Trends in Intergenerational Coresidence in Developing Countries: 1970-2010
Sheela Kennedy, University of Minnesota
Steven Ruggles, University of Minnesota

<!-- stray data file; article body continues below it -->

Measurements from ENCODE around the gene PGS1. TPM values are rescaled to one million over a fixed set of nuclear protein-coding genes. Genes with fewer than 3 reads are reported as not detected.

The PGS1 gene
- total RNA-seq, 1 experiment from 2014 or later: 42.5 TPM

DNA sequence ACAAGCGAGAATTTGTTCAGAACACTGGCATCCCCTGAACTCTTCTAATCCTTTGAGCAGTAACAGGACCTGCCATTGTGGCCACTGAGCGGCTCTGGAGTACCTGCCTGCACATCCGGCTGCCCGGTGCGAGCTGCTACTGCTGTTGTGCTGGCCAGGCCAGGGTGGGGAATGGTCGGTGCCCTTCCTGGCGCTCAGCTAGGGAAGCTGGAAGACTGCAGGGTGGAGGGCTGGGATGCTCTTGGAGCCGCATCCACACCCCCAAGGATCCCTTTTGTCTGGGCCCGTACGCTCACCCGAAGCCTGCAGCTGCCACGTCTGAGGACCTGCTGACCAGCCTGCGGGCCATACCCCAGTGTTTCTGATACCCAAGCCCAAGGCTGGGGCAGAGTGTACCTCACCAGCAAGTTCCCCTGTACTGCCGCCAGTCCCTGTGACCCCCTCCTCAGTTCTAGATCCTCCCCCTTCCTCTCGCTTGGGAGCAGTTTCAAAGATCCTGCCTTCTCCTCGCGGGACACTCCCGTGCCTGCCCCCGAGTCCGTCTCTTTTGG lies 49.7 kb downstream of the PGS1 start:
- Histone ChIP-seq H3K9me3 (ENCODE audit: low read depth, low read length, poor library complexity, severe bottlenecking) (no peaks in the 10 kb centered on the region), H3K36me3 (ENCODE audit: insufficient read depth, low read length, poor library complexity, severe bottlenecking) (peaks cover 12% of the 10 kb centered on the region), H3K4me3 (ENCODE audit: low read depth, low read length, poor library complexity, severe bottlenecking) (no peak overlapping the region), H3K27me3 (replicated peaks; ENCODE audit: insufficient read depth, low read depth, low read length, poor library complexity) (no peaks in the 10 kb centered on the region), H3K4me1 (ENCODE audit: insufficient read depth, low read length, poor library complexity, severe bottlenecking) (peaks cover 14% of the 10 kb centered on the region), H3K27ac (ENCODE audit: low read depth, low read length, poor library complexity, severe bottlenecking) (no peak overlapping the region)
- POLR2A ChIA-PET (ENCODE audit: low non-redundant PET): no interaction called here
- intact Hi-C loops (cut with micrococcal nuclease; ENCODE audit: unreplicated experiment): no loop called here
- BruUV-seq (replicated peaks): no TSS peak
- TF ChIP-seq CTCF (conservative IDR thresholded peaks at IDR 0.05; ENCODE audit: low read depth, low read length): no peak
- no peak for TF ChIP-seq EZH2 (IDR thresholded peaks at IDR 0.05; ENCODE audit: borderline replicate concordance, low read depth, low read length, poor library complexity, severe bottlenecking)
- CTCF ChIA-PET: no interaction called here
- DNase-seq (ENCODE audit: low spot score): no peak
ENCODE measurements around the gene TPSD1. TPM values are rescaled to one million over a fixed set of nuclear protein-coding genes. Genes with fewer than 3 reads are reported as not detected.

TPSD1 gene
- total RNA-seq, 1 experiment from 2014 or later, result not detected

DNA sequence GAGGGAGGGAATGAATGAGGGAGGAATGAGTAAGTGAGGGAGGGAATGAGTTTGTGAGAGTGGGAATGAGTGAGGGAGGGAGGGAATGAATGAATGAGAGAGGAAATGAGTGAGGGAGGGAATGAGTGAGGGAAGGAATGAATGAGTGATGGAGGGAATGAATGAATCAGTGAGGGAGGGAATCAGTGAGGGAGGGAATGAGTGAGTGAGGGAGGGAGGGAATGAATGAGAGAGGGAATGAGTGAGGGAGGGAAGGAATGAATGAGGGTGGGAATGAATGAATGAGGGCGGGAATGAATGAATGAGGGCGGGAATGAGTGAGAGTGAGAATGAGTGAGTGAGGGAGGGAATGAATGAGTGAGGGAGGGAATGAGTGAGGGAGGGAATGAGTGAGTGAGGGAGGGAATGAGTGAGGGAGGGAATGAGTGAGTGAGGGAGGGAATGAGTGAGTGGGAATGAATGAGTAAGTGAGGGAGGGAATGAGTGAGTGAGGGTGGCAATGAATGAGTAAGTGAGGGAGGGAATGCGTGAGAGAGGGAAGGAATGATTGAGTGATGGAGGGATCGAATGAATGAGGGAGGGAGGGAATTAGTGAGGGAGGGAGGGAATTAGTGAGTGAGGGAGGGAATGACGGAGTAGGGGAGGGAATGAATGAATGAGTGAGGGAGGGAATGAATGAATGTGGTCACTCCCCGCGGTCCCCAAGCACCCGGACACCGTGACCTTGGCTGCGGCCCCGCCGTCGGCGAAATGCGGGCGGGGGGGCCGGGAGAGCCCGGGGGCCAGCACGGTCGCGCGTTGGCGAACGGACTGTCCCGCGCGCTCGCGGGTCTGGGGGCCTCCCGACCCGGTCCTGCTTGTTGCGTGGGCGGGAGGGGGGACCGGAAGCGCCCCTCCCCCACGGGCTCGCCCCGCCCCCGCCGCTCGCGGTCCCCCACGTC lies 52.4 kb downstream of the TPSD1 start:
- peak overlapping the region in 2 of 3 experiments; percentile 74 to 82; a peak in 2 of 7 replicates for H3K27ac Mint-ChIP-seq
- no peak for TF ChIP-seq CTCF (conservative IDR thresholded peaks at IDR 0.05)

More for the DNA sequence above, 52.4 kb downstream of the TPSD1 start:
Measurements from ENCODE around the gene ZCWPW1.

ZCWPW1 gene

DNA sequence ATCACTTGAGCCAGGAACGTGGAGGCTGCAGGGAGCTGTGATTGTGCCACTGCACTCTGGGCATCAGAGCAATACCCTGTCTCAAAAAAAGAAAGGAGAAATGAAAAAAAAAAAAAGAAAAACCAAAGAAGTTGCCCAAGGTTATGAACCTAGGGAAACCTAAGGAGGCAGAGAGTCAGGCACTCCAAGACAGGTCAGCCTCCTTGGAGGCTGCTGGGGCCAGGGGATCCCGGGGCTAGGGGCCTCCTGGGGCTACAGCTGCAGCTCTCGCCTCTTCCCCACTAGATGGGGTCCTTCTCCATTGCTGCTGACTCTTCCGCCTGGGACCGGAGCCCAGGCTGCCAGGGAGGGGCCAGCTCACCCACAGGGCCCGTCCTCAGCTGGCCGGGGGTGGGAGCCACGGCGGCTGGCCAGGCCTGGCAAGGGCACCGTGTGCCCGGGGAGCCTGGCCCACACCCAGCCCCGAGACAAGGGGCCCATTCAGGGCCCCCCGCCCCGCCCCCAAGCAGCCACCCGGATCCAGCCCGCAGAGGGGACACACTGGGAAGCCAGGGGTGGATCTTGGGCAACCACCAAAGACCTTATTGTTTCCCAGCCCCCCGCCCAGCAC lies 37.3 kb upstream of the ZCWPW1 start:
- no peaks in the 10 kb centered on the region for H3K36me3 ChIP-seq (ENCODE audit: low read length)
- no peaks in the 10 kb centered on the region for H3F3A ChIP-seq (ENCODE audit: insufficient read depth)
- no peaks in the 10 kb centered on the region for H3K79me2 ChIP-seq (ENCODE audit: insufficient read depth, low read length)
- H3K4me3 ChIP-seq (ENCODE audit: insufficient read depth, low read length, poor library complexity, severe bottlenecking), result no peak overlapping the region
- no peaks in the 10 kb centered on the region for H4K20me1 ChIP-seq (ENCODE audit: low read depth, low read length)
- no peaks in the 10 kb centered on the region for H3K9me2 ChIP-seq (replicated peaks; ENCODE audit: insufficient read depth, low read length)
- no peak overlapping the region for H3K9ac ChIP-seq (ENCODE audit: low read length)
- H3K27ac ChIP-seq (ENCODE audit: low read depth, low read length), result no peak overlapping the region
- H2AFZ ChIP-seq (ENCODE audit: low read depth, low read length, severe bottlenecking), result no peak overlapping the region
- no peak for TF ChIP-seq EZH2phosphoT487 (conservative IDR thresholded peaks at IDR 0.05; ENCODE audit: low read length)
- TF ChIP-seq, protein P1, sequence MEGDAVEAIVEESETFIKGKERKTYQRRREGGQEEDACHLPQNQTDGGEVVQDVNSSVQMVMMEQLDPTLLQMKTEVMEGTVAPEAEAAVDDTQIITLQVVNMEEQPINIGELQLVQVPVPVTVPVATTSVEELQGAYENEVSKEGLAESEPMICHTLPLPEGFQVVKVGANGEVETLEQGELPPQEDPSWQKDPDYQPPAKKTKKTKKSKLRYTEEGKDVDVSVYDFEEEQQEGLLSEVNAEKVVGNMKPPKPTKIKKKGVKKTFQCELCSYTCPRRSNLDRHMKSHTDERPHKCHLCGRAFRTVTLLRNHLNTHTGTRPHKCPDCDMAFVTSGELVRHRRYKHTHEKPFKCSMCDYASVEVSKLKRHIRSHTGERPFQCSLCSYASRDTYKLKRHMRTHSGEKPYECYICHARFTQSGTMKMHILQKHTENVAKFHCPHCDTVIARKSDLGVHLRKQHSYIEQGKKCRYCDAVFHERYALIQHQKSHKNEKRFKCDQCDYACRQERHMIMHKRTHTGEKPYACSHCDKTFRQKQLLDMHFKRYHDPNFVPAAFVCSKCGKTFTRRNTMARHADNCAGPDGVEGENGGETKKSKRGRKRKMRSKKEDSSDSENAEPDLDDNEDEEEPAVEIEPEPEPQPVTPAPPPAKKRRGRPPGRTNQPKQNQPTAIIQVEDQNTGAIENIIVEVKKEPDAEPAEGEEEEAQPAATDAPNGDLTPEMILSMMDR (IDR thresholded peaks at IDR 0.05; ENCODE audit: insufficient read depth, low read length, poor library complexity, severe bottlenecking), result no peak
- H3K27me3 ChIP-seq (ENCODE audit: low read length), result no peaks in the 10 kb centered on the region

Despite widespread predictions of a decline in intergenerational co-residence in developing countries, the existing evidence for such a decline is mixed at best. Using data from IPUMS-International, we evaluate trends in living arrangements in over 40 low and middle-income countries. We also examine the contribution of larger macroeconomic and demographic context changes on intergenerational living arrangements. From the perspective of the older generation, we find that that only South America is beginning to show signs of a systematic decline in intergenerational coresidence. Most other regions contain a substantial number of countries with increases in intergenerational co-residence. In contrast, the younger generation increasingly resides with parents across all regions, except Sub-Saharan Africa, due in part because of increased survival of the older generation. This is increase is driven primarily by unmarried adults, rather than young adults forming their own families.